The amount of thermogenic HC generated duringmaturation (i.e., the maturation path) is a critical variable for oil and gas exploration. Maturation indices, based either on molecular proxies (e.g., 20S/(20S+20R) C29 5, 14, 17 sterane) or bulk measurements (e.g., Tmax at peak HC generation in standardized Rockeval pyrolysis), are used to delineate the maturation path relativeto HC generation stages (e.g., the so-called “oil window”). The HC generation stages are generally defined for the different types of kerogen groups (i.e., type I, II, III). This generalization often results in averaging out significant variations in HC generation within source rocks that are classified as the same type. However, source rocks classified as the same type (i.e., based on C, H and O content), such as marine oil-prone Type-II, vary in their kerogen chemistry which reflect the diagenetic environment where these rocks formed. Such variations lead to significant differences in the maturation path within a source rock type; that is, a significant variation in the amount of HC generated as a function of the degree of maturation. Here we compile maturation data of Type-II and II-S source rocks from around the world, including the Monterey, Ghareb, Toarcian, Kimmeridge and Barnett formations. These source rocks vary in: 1. The chemistry of the kerogen, 2. The initial HC potential of the immature rock, and 3. The mineral matrix (e.g., carbonaceous and siliceous). The maturation data compiled includes both natural and artificial maturation, where the latter varies in the conditions of the artificial maturation including: 1. Hydrous and anhydrous pyrolysis, 2. Relatively rapid (~6 hours) and slow experiments (~6 months) and 3. Closed and open pyrolysis systems. The compiled data show a significant variation in the maturation path leading to different estimations in the amount of HC generated as a function of thermal maturation. Here we propose a normalized maturation scale, based on the Rockeval Tmax, that considers the chemistry of the kerogen. The new normalized maturation scale brings all the data into two well-defined maturation paths that minimize considerably the variation between different source rocks. Moreover, the difference between the two well-defined maturation paths can be explained considering the molecular changes that the kerogen undergoes through the maturation process. To use the normalized scale in natural systems, an estimation of the initial HC potential of the immature source rock, as well as basic chemistry of the kerogen, is needed. Having these two variables and a Rockeval measurement of the mature sample can significantly increase the confidence of HC generation estimates.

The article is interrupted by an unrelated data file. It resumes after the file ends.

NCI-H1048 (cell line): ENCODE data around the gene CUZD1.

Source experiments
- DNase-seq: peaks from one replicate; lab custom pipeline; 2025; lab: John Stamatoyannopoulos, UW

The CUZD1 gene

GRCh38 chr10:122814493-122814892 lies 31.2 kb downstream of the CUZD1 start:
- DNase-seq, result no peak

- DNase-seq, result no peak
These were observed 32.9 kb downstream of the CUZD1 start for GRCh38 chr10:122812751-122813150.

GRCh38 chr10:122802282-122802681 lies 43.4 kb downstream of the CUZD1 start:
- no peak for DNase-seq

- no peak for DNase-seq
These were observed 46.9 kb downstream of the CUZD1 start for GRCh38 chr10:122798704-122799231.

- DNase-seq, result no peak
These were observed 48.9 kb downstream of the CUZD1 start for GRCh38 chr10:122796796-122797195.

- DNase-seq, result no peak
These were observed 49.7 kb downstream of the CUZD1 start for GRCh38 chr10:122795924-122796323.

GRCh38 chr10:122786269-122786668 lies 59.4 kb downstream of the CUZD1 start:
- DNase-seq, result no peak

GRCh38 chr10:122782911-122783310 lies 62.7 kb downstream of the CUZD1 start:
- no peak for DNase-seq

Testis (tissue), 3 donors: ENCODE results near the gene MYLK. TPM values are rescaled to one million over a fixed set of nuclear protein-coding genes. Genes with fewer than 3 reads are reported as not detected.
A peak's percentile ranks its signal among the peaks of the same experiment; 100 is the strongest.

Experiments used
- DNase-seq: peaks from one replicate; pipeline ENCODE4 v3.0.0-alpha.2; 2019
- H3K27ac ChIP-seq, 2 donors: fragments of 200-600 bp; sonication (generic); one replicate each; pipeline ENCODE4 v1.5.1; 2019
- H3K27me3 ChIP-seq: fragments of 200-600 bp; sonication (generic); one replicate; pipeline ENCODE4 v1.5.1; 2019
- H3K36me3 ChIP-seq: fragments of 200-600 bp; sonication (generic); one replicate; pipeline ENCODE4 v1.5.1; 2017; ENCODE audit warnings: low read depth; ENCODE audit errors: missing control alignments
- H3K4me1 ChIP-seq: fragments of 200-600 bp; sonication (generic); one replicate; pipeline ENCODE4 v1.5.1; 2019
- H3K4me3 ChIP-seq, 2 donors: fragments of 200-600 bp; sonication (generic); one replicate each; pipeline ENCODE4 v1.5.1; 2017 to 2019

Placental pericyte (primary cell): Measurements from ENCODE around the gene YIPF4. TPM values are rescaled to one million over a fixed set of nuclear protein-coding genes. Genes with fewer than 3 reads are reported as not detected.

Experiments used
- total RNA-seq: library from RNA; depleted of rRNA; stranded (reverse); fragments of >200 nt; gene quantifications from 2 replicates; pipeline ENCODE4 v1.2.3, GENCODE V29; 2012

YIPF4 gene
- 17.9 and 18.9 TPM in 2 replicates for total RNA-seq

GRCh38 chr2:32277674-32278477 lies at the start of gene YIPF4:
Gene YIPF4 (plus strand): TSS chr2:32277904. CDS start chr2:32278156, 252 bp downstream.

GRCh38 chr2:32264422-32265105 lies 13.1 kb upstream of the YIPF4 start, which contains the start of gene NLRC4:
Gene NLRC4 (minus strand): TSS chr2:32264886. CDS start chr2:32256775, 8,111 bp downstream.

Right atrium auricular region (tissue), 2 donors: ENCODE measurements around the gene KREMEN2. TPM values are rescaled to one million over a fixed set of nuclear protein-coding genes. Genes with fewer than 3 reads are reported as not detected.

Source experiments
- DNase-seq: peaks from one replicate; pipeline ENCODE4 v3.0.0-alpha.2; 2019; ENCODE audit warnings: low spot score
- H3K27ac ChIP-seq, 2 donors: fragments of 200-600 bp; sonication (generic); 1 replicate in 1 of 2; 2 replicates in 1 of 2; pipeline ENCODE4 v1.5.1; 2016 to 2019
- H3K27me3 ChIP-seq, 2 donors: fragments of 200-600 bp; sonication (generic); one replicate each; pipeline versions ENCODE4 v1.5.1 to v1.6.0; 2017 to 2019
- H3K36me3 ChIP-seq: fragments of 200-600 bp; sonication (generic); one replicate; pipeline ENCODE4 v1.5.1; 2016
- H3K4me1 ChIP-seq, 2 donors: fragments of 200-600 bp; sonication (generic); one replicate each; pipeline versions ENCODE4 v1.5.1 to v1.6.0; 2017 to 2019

AAPG Datapages/Search and Discovery Article #90341 ©2019 AAPG Geoscience Technology Workshop, Exploration and Development of Siliciclastic and Carbonate Reservoirs in the Eastern Mediterranean, Tel Aviv, Israel, February 26-27, 2019